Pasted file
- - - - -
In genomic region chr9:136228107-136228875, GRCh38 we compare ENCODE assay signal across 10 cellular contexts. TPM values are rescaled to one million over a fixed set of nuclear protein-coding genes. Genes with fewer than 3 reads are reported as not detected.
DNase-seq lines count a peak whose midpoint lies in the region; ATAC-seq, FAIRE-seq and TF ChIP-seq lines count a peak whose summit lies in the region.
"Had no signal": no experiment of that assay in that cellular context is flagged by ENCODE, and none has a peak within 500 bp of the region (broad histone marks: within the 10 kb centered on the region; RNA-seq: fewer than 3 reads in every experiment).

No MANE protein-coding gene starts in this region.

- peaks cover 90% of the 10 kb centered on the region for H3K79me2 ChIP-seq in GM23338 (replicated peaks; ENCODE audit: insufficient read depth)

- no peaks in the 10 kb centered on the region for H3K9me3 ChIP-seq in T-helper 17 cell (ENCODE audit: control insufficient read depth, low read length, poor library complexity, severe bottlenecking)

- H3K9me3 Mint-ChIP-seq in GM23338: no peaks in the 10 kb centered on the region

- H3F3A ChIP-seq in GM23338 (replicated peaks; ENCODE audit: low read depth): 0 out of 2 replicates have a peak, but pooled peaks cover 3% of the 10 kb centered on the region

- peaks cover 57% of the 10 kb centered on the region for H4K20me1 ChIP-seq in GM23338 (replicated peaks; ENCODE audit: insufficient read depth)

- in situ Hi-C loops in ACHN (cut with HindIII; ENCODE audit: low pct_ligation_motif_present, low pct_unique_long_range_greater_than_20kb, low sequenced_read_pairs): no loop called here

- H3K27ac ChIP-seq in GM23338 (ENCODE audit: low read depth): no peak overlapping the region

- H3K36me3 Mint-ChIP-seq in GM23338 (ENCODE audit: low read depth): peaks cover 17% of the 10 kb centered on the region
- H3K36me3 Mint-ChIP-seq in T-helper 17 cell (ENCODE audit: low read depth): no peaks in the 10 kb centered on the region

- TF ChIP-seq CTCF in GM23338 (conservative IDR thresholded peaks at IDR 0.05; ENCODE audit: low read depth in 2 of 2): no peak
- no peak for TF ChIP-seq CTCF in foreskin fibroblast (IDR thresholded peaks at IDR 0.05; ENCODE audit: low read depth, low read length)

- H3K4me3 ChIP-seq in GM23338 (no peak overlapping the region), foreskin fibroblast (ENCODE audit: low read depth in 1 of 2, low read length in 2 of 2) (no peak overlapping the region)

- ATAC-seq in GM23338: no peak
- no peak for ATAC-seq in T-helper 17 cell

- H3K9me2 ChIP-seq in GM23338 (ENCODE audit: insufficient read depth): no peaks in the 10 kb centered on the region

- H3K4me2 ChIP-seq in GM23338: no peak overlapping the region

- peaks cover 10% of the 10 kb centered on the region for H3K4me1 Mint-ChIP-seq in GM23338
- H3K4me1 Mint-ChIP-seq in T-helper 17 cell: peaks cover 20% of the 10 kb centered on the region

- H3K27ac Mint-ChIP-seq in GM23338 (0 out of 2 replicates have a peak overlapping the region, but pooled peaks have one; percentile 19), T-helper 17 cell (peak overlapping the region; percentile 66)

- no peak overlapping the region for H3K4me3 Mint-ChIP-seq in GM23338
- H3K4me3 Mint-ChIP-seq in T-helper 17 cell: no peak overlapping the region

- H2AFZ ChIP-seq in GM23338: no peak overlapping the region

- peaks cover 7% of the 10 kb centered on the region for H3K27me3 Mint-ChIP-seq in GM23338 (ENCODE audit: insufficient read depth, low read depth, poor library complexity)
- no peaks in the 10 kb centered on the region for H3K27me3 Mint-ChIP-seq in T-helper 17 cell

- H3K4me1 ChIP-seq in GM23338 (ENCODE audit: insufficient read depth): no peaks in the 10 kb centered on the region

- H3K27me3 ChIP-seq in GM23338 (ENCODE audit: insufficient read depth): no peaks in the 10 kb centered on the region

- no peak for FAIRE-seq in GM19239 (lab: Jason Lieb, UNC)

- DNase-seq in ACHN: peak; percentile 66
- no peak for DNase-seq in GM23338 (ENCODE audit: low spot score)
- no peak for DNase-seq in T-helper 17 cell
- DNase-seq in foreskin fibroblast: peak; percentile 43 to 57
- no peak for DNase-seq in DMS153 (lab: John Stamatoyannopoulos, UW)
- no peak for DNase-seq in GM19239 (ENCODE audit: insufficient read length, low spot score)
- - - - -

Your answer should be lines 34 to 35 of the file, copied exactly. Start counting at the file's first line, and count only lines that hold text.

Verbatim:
- no peak for DNase-seq in T-helper 17 cell
- DNase-seq in foreskin fibroblast: peak; percentile 43 to 57